Wednesday, December 10, 2008

Joe the Writer

While I've been toiling away editing other authors' manuscripts, revising that still-unpublished novel, tweaking that still-unproduced-but-optioned-twice screenplay, and remembering my days as co-publisher of a small press, it seems that Joe the Plumber has snagged a book deal. So of course, "serious" writers everywhere are having hissy-fits as they remember that publishing, like life, is unfair. Timothy Egan in the New York Times pens one of the hissiest of fits:

The unlicensed pipe fitter known as Joe the Plumber is out with a book this month, just as the last seconds on his 15 minutes are slipping away. I have a question for Joe: Do you want me to fix your leaky toilet?

I didn’t think so. And I don’t want you writing books. Not when too many good novelists remain unpublished. Not when too many extraordinary histories remain unread. Not when too many riveting memoirs are kicked back at authors after 10 years of toil. Not when voices in Iran, North Korea or China struggle to get past a censor’s gate.
Read the whole thing. It's the most unintentionally funny piece of self-important pomposity I've come across since my wife and I overheard that slacker teenager at the other table grumbling, "F***ing fascist bourgeoisie rules. I'm sleeping on Jerry's couch tonight!"

I wanted to write a take-down of Timothy Egan's column. I wanted to author the most savagely funny take-down of Egan's self-important pomposity that could ever be written, but Tim Blair beat me to it:

If Joe turns out to be so poor a writer that he uses reeking Warholian clich├ęs in an opening paragraph, I don’t want him writing books either.
And when Egan reminds us that Hemingway said the most frightening thing he ever encountered was "a blank sheet of paper," Tim Blair counters:

Hemingway never saw a sheet of paper with Egan’s words all over it.
Read the whole thing. I couldn't have done a line-by-line take-down any better myself.

Of course, I still wanted to write something about this. Having been a writer, an editor, a publisher, and often some combination of the three, I thought about posting a "serious" rebuttal to Egan's points, but then I would have had to taken his column as seriously as Egan apparently does. So I thought about mocking the whole subject in some other way, but Iowahawk not only beat me to that as well, he actually found Timothy Egan's first draft of the column in question:

The unlicensed pipe fitter known as Joe the Plumber is out with a book this month, just as the last seconds on his 15 minutes are slipping away. I have a question for Joe: Do you want me to fix your leaky toilet?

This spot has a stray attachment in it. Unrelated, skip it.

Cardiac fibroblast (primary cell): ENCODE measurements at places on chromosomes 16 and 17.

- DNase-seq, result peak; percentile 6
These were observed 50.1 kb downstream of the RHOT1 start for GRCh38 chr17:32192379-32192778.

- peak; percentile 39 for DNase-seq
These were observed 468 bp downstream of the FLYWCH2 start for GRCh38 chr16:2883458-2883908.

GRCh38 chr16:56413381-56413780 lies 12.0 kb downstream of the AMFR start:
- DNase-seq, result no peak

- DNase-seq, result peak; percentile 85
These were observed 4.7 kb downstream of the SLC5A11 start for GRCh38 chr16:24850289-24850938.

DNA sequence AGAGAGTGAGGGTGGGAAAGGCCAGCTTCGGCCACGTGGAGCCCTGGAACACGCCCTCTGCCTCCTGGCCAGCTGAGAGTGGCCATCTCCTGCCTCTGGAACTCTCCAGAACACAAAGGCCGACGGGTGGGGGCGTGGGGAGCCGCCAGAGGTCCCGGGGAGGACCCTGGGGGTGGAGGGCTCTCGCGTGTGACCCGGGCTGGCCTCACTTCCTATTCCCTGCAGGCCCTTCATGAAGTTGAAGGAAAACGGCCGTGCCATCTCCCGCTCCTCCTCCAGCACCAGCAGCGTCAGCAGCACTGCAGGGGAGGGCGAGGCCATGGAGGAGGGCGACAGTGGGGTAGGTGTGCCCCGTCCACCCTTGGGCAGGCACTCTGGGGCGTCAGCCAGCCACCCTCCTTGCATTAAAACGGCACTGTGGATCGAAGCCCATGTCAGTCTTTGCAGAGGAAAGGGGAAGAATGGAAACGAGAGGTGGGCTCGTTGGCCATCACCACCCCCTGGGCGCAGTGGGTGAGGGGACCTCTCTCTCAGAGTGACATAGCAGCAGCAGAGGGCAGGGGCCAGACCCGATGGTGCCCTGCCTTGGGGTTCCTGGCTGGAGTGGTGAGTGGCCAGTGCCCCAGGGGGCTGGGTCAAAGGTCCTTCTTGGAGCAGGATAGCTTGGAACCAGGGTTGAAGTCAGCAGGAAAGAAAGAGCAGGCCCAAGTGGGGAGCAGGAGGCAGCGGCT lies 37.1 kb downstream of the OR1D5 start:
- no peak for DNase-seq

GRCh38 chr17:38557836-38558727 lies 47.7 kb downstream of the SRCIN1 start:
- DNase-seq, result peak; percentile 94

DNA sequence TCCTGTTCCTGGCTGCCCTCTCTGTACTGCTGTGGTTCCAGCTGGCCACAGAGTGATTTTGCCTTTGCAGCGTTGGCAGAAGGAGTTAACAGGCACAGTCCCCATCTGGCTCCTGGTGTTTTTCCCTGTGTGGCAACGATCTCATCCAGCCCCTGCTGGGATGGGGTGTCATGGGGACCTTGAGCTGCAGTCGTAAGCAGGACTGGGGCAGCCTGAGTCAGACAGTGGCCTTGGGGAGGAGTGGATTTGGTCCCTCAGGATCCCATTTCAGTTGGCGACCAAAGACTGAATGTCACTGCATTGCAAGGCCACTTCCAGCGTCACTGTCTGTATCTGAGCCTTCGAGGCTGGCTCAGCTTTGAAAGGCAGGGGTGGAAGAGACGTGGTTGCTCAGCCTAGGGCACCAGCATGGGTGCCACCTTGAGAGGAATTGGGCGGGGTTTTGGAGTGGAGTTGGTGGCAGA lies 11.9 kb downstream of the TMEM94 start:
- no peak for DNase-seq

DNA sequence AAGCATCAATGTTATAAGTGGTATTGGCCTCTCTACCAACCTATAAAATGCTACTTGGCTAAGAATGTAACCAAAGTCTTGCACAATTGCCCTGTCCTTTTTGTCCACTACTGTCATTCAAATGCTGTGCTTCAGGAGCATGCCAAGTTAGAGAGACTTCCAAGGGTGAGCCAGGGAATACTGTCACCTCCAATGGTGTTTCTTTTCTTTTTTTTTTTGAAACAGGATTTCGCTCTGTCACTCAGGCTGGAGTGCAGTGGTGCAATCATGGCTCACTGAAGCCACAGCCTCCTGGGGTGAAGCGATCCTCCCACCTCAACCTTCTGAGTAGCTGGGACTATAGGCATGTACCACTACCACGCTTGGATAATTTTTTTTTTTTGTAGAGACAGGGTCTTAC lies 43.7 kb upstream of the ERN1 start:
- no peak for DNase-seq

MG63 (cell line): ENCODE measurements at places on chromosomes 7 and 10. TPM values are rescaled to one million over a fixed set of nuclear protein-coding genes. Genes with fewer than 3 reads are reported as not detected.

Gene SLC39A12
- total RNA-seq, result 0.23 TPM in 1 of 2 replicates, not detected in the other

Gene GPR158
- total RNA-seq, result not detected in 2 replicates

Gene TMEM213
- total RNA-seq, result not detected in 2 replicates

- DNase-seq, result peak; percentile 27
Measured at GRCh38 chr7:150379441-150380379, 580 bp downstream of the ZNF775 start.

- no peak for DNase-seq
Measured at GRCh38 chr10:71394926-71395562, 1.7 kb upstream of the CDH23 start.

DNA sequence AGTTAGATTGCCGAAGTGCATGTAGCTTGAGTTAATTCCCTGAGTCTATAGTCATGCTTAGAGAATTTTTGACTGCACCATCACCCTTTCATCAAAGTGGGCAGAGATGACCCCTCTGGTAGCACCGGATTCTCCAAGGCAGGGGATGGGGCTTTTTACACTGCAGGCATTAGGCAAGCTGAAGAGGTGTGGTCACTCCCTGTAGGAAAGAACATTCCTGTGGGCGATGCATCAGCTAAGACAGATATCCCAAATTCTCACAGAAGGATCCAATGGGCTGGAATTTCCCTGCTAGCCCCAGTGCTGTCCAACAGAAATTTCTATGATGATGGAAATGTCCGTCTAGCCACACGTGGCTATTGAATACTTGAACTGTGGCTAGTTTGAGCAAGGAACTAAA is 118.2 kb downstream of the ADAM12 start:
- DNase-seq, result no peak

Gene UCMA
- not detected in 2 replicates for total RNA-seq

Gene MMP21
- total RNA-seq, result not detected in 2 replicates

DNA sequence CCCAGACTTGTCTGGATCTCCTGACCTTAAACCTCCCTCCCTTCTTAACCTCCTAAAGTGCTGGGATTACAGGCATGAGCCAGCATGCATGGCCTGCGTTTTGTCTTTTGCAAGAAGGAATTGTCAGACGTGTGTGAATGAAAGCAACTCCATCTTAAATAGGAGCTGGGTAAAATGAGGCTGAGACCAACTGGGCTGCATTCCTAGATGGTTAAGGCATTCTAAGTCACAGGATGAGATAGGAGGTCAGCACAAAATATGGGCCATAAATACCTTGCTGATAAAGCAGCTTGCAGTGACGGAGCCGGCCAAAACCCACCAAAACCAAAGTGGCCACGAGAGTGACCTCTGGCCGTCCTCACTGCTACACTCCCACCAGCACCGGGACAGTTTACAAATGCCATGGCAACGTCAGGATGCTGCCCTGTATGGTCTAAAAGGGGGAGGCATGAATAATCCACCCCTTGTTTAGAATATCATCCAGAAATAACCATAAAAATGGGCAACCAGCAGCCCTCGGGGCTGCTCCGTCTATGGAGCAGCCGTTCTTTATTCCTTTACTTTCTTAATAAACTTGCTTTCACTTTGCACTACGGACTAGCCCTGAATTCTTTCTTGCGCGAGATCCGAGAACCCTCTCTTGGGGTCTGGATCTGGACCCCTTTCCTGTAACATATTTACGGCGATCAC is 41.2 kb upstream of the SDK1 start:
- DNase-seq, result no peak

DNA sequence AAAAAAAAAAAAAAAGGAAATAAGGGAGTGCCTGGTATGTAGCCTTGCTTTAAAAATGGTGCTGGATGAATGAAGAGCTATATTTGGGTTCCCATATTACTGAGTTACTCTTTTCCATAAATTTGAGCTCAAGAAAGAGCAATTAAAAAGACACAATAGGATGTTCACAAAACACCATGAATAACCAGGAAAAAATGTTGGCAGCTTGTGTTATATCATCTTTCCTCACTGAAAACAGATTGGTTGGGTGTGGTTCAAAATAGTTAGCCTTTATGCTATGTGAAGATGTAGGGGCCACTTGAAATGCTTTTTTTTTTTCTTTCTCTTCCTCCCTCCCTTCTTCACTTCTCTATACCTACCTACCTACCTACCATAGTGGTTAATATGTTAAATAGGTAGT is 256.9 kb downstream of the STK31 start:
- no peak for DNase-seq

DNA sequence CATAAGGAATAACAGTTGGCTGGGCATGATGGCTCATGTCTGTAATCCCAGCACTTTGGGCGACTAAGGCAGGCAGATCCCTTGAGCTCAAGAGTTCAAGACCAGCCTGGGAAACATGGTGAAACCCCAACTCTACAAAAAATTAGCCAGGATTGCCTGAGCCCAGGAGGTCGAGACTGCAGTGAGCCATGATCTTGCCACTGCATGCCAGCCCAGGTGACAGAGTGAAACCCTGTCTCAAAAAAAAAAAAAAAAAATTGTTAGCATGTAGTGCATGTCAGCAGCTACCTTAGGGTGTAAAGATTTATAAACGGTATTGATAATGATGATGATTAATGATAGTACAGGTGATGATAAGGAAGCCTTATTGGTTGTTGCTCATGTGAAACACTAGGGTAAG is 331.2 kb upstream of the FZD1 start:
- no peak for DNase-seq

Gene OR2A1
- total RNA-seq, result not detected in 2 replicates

Ha! I didn’t think so, Baldy McUnlicensed O'Notaplumber. No more than an unlicensed cooker-person would entrust me with the cooking of his/her meals, nor the illegal blower of leafs with the operation of his/her leaf blowing machine. See, Joe? You fell right into my clever rhetorical hypothetical-toilet-fixing trap. And with good reason: because my skill is as a highly-trained journalism-writing professional, and even a failed unlicensed fitter of pipes such as yourself recognizes that I should be kept away from dangerous stovetops and power equipment and toilets.

And by the same token, you shouldn't be allowed near dangerous word processing machinery. Not when too many good, licensed novelists remain unpublished. Not when too many extraordinary histories remain unread. Not when too many riveting memoirs are kicked back at authors after 10 years of toil. Not when there are dozens of extra words in Roget's Thesaurus for "good" and "author" and "unpublished." Not when voices in Iran, North Korea or China struggle to get past a censor’s gate, wasting away in dank unlit torture cells, all because some stupid unlicensed plumber has hogged up all the publishing business advance money.
Read the whole thing. Even my still-unproduced-but-optioned-twice screenplay isn't this funny.

Now seriously, shouldn't I be upset that Joe the Plumber has a book deal? Sure, the publisher side of me would have slapped down an offer the day Joe became known. And the editor side of me would gladly sleep on Jerry's couch for a month if I could get that assignment. But the writer side? Shouldn't I be just as hissy and equally fitty at the savage injustice of it all? Isn't my novel still unpublished? And after how many agents of mine thought a contract was a given?

Sorry, but I just have to laugh, because a serious and experienced writer like Timothy Egan actually seems to think that Joe the Plumber will be writing this book all on his own and without the help of a serious and experienced ghostwriter. And that but for "friends of celebrities penning cookbooks," "train wrecks just out of rehab," and "politicians with an agent but no talent," we would have a Golden Age of Big Advances and Large Print Runs for Worthy Yet Obscure Writers.

Sorry. I just have to laugh. Because even though I was a publisher and still am a writer and an editor, I try not to be that big a fool.